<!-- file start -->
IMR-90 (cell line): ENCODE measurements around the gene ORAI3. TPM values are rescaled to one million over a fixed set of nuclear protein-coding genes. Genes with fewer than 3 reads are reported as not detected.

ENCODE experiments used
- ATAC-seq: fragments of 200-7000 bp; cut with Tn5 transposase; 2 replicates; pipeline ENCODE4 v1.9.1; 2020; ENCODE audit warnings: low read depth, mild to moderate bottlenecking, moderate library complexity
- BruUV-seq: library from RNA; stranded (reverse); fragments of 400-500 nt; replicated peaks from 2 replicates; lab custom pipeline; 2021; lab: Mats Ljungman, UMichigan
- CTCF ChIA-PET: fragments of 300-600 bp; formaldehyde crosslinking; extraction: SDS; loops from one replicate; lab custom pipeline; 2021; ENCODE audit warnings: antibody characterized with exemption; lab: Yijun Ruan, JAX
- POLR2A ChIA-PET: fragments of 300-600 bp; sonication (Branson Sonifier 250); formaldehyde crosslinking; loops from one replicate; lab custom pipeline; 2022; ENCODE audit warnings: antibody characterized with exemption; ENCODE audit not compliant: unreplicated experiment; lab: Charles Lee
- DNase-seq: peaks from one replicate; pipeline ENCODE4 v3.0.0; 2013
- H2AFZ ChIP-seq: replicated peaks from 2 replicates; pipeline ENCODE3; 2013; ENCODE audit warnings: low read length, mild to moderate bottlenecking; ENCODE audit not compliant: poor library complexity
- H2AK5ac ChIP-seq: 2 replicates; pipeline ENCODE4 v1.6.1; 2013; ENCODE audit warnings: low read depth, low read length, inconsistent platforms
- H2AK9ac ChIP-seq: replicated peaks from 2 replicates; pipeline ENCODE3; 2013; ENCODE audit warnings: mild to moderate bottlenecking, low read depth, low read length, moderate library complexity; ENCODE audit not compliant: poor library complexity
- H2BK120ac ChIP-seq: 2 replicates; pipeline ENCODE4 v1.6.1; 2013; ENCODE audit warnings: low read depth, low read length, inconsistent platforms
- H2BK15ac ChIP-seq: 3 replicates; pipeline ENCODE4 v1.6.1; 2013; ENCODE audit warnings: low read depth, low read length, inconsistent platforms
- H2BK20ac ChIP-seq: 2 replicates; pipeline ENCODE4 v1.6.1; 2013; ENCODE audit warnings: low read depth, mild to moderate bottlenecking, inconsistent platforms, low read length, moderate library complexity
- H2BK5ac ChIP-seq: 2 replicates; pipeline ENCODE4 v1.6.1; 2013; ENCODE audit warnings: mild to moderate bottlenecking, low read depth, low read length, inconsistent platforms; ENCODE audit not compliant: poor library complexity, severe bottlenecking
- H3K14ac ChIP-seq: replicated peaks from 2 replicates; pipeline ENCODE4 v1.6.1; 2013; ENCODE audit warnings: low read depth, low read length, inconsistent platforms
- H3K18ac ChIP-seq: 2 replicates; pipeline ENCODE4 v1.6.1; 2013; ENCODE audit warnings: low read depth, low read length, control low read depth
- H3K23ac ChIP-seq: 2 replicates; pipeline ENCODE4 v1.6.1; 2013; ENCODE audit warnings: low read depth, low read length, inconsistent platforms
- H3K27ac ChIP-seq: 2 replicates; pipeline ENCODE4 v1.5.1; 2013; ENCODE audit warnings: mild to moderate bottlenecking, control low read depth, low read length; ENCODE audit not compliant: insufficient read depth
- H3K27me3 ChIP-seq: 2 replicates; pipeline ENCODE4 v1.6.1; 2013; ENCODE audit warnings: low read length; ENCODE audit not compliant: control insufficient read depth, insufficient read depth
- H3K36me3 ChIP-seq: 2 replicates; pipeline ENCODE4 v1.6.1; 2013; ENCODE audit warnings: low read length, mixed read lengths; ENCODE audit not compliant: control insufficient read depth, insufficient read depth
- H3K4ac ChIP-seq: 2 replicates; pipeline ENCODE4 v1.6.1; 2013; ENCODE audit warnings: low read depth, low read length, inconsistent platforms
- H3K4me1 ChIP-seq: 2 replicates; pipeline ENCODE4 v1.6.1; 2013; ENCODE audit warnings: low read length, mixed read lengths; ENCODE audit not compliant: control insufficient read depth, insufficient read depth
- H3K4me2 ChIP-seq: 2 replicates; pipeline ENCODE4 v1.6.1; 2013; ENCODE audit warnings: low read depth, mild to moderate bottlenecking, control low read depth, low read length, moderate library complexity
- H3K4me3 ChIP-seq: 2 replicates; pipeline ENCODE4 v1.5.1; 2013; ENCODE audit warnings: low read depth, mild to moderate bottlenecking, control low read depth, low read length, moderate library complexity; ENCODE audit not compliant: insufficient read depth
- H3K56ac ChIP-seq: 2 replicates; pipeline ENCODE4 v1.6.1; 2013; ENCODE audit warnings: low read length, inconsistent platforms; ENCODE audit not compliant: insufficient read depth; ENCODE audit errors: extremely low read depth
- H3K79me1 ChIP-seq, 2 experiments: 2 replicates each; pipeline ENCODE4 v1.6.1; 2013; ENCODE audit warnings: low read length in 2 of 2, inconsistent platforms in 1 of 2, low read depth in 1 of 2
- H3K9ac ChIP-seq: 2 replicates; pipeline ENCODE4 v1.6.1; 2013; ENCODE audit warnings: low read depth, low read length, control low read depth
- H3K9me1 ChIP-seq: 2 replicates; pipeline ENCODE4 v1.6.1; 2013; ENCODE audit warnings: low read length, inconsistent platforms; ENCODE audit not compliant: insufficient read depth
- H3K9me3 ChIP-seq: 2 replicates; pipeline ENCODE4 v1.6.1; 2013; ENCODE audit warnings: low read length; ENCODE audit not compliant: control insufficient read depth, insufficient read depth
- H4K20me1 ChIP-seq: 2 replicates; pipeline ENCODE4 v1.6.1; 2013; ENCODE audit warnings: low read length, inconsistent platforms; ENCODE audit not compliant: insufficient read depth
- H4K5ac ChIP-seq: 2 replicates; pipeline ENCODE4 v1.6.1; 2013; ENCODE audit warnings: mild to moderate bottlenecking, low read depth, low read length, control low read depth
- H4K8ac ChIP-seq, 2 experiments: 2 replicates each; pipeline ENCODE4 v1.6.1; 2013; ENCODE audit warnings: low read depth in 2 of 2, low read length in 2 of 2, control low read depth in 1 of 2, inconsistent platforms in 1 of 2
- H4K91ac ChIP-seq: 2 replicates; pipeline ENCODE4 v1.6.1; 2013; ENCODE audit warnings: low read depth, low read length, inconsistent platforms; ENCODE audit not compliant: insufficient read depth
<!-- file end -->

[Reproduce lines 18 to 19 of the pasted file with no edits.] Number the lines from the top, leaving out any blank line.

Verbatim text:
- H3K27ac ChIP-seq: 2 replicates; pipeline ENCODE4 v1.5.1; 2013; ENCODE audit warnings: mild to moderate bottlenecking, control low read depth, low read length; ENCODE audit not compliant: insufficient read depth
- H3K27me3 ChIP-seq: 2 replicates; pipeline ENCODE4 v1.6.1; 2013; ENCODE audit warnings: low read length; ENCODE audit not compliant: control insufficient read depth, insufficient read depth